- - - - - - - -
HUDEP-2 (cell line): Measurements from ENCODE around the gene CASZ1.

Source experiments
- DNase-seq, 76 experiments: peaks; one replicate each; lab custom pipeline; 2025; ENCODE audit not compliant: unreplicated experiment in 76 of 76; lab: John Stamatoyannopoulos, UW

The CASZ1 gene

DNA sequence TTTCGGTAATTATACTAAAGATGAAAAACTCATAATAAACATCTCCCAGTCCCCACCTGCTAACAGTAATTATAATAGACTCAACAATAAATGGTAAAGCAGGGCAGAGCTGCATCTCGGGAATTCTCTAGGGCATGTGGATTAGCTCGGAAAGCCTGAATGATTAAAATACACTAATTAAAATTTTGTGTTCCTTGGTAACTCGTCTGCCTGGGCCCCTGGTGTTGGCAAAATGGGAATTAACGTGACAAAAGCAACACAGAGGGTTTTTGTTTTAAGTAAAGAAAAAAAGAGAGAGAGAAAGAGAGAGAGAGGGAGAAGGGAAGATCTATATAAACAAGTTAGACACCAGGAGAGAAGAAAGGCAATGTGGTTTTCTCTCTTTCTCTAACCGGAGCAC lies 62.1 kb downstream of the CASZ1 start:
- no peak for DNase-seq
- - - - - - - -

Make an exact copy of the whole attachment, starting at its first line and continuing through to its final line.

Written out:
HUDEP-2 (cell line): Measurements from ENCODE around the gene CASZ1.

Source experiments
- DNase-seq, 76 experiments: peaks; one replicate each; lab custom pipeline; 2025; ENCODE audit not compliant: unreplicated experiment in 76 of 76; lab: John Stamatoyannopoulos, UW

The CASZ1 gene

DNA sequence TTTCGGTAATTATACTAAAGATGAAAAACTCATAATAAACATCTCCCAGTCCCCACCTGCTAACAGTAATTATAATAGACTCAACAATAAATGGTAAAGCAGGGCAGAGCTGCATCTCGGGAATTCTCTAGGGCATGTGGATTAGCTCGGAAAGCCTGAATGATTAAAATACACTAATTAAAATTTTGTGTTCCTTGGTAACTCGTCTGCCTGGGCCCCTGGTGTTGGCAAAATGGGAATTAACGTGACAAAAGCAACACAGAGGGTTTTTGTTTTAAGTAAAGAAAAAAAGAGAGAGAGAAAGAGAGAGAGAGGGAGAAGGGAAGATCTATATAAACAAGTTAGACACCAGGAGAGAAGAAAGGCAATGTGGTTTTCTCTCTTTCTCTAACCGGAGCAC lies 62.1 kb downstream of the CASZ1 start:
- no peak for DNase-seq